To the Editor.
—I enjoyed reading the report by Lustbader and Miller1 in the May issue of the Archives concerning pupil-sparing third nerve palsy due to an aneurysm. I also enjoyed the editorial by Trobe.2 Dr Trobe made the point that below age 20 years, aneurysms are so rare that we can bypass angiography if there are no signs of subarachnoid hemorrhage and if noninvasive imaging is negative. I agree that aneurysms are very rare under the age of 20 years, but if one suspects an aneurysm, angiography may be the only way to make the diagnosis, which might be lifesaving.A 15-year-old boy presented with a four-day history of complete ptosis of the left upper eyelid. He had been experiencing severe headaches for one week and had had two episodes of vomiting. Visual acuity was 20/20 OD and 20/40 OS. He had a complete left third nerve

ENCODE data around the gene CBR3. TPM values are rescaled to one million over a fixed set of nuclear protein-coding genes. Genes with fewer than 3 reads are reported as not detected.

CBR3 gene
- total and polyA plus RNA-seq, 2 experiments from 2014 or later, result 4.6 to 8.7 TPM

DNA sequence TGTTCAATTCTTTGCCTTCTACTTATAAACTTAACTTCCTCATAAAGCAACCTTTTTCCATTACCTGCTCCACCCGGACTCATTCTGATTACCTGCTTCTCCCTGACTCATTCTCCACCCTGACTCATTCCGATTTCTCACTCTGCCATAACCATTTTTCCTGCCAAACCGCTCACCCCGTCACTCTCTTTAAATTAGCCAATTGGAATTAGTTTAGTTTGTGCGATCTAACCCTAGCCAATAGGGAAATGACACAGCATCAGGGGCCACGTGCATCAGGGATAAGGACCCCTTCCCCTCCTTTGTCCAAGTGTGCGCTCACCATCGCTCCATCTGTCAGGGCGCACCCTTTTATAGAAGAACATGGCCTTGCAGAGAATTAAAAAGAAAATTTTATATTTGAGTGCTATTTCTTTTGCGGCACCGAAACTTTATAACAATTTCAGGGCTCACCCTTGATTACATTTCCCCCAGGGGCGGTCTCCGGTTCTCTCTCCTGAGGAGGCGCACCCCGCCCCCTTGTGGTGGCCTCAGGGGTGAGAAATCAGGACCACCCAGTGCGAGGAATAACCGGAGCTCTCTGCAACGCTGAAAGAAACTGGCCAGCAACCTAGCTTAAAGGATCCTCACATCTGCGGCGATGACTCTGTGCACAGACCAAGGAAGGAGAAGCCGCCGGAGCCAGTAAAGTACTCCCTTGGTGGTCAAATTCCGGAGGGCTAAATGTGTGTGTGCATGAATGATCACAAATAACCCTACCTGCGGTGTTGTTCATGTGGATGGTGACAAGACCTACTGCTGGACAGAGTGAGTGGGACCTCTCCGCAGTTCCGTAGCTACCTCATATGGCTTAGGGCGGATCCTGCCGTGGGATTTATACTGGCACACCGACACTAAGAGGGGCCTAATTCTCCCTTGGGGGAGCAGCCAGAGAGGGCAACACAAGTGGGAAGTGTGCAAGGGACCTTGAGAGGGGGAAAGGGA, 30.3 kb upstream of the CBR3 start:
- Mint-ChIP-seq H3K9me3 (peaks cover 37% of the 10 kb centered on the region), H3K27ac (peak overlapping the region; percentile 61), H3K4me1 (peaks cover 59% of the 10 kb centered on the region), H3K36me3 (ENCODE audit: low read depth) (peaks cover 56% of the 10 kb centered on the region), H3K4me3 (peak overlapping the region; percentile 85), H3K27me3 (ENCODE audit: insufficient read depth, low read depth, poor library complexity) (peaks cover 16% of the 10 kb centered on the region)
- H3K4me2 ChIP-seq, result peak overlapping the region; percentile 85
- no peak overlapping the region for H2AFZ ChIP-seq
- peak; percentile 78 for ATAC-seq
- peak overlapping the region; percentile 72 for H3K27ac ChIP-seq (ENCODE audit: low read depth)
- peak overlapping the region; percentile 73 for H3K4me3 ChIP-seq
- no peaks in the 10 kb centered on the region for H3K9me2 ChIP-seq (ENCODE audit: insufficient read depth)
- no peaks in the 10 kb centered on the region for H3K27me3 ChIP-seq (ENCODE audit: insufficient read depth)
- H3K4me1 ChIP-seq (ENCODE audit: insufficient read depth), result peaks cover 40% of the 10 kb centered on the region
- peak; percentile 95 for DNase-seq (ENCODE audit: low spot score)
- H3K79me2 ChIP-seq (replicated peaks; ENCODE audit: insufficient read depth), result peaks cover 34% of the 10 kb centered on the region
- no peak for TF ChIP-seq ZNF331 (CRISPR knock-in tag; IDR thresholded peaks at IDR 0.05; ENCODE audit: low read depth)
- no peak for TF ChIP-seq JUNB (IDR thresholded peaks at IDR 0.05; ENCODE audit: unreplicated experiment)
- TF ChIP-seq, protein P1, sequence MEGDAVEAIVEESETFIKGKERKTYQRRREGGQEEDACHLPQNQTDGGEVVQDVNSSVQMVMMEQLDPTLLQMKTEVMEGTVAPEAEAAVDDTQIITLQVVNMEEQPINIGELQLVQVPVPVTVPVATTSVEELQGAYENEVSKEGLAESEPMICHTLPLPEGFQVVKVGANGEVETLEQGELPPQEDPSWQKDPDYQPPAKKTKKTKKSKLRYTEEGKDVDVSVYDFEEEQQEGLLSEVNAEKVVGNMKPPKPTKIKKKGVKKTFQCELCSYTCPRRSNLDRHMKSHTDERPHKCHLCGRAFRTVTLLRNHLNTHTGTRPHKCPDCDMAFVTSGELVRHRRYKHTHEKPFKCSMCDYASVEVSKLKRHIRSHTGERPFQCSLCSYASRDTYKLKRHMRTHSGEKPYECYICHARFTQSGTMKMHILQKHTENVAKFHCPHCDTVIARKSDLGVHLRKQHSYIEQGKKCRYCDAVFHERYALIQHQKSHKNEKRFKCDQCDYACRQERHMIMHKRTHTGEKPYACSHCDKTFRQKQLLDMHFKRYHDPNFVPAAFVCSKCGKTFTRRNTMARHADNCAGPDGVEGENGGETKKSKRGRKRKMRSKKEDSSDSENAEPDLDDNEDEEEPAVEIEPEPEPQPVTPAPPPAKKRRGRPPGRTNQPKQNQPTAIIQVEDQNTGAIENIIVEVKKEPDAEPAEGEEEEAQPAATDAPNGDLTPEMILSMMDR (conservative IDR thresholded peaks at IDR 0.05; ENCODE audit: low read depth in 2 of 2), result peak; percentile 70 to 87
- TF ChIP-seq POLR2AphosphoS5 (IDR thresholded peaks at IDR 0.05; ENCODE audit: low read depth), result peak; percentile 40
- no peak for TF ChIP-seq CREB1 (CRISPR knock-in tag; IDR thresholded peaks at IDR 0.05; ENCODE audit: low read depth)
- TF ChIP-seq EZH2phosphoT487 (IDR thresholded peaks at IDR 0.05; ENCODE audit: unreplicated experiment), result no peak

Pollard ZF. Aneurysm Causing Third Nerve Palsy in a 15-Year-Old Boy. Arch Ophthalmol. 1988;106(12):1647–1648. doi:10.1001/archopht.1988.01060140819005
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